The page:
conveyors, exhausts and generators, extensive
warehousing facilities for feeds and other
supplies, anti-pollution equipment like bio-gas
and digester plants augmented by lagoons and
concrete ponds, deepwells, elevated water
tanks, pumphouses, sprayers, and other
technological appurtenance.

Petitioner DAR has no power to regulate

livestock farms which have been exempted by
the Constitution from the coverage of agrarian
reform. It has exceeded its power in issuing the
assailed A.O.

Moreover, it is a fundamental rule of statutory

construction that the reenactment of a statute by
Congress without substantial change is an
implied legislative approval and adoption of the
previous law. On the other hand, by making a
new law, Congress seeks to supersede an

It is doctrinal that rules of administrative bodies

must be in harmony with the provisions of the
Constitution. They cannot amend or extend the
Constitution. To be valid, they must conform to
and be consistent with the Constitution. In case
of conflict between an administrative order and
the provisions of the Constitution, the latter
prevails. The assailed A.O. of petitioner DAR
was properly stricken down as unconstitutional
as it enlarges the coverage of agrarian reform
beyond the scope intended by the 1987

CASTILLO v. TOLENTINO, G.R. No. 181525, March 4,

Tolentino was the owner of two parcels of land and a
caretaker of another. The said parcels were tenanted by
Castillo who promised to remit lease rentals to Tolentino.
Castillo wrote the PARO informing the latter of his
intention to construct a water reservoir. Tolentino also
received a copy of the letter and opposed the same.
Despite this, Castillo proceeded with the construction of
the water dike. Tolentino filed a case for ejectment.
PARAD ruled for the ejectment of Castillo. DARAB
initially affirmed the Decision but reversed itself in a
Motion for Reconsideration. CA reinstated the Decision
of the PARAD since it held that the appeal was filed out
of time.
Section 32 of R.A. No. 3844 specifically requires
notice to and consent of the agricultural lessor
before the agricultural lessee may embark upon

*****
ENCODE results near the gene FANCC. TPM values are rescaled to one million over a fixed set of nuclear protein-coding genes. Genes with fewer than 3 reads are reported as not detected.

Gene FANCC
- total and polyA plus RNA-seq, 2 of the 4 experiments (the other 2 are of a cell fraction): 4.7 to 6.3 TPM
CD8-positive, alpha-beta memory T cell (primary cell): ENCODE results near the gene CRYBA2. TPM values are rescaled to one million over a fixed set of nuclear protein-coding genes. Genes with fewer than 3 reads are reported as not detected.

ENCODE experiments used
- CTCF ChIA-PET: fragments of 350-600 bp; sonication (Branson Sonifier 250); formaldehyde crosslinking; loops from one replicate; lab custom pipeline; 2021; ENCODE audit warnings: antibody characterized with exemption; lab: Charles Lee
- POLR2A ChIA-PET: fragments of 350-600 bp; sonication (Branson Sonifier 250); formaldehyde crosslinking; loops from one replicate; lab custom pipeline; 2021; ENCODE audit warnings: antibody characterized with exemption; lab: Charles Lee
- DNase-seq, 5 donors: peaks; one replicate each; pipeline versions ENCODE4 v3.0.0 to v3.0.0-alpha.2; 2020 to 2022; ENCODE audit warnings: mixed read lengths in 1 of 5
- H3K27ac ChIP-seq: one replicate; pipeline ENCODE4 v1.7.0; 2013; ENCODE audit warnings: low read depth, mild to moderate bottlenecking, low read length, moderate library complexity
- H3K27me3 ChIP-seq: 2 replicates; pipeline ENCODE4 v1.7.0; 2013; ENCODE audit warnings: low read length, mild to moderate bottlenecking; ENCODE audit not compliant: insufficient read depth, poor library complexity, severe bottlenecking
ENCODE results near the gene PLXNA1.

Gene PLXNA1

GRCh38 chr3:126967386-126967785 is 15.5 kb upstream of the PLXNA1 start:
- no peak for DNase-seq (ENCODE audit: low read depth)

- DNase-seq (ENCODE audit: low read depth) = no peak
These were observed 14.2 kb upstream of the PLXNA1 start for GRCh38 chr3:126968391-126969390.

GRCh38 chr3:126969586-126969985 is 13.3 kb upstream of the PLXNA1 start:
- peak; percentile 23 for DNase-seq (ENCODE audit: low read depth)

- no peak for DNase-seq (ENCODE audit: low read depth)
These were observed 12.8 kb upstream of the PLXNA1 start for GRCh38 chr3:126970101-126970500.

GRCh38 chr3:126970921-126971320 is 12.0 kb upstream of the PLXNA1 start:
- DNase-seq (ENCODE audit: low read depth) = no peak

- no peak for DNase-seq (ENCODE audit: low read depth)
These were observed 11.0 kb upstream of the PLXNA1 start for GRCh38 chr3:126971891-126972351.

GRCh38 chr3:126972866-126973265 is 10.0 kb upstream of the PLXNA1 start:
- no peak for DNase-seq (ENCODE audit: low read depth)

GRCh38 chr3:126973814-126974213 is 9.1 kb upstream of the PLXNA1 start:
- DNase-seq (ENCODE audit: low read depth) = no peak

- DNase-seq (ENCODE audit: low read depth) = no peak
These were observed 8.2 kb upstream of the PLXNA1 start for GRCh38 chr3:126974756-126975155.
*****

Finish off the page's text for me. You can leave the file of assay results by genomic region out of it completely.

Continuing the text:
the construction of a permanent irrigation system.

It is only when the former refuses to bear the
expenses of construction that the latter may
choose to shoulder the same. More importantly,
any change in the use of tillable land in the
leasehold, e.g. through the construction of a
sizeable water reservoir, impacts upon the
agricultural lessor's share in the harvest, which is
the only consideration he receives under the
agrarian law. This being the case, before the
agricultural lessee may use the leasehold for a
purpose other than what had been agreed upon,
the consent of the agricultural lessor must be
obtained, lest he be dispossessed of his
The law (Sec. 32 of R.A. No. 3844) does not give
blanket authority to the agricultural lessee to
construct an irrigation system at anytime and for
any reason; instead, it presupposes primarily that
the same is necessary.


The fact that CASTILLO was convicted by final
judgment of an offense against TOLENTINO's
son, George, demonstrates how relations
between the two have deteriorated. While R.A.
No. 3844 authorizes termination by the
agricultural lessee of the lease for a crime
committed by the agricultural lessor against the
former or any member of his immediate farm
household, the same privilege is not granted to
the agricultural lessor. Yet, this does not mean
that the courts should not take into account the
circumstance that the agricultural lessee
committed a crime against the agricultural lessor
or any member of his immediate family. By
committing a crime against TOLENTINO's son,
CASTILLO violated his obligation to his lessor to
act with justice, give everyone his due, and
observe honesty and good faith, an obligation that
is deemed included in his leasehold agreement.
Provisions of existing laws form part of and are
read into every contract without need for the
parties expressly making reference to them.

In sum, we hold that the construction of the
reservoir constitutes a violation of Section 36 of
R.A. No. 3844, an unauthorized use of the
landholding for a purpose other than what had

been agreed upon, and a violation of the

leasehold contract between CASTILLO and
TOLENTINO, for which the former is hereby
penalized with permanent dispossession of his
leasehold. SEAHcT


Citing Bautista v. Mag-isa, G.R. No. 152564,
September 13, 2004, 438 SCRA 259; Gonzales v.
Court of Appeals, G.R. No. 110335, June 18,
2001, 358 SCRA 598:
Agrarian laws were enacted to help small farmers
uplift their economic status by providing them with
a modest standard of living sufficient to meet their
needs for food, clothing, shelter and other basic
necessities. It provides the answer to the urgent
need to alleviate the lives of the vast number of
poor farmers in our country. Yet, despite such
laws, the majority of these farmers still live on a
hand-to-mouth existence. This can be attributed
to the fact that these agrarian laws have never
really been effectively implemented. Certain
individuals have continued to prey on the
disadvantaged, and as a result, the farmers who
are intended to be protected and uplifted by the
said laws find themselves back in their previous
plight or even in a more distressing situation.
Citing De Jesus v. Intermediate Appellate Court,
G.R. No. 72282, July 24, 1989, 175 SCRA 559:
R.A. No. 3844, or the Agricultural Land Reform
Code, was enacted by Congress to institute land
reforms in the Philippines. It was passed to
establish owner-cultivatorship and the family size
farm as the basis of Philippine agriculture; to
achieve a dignified existence for the small farmers
free from pernicious industrial restraints and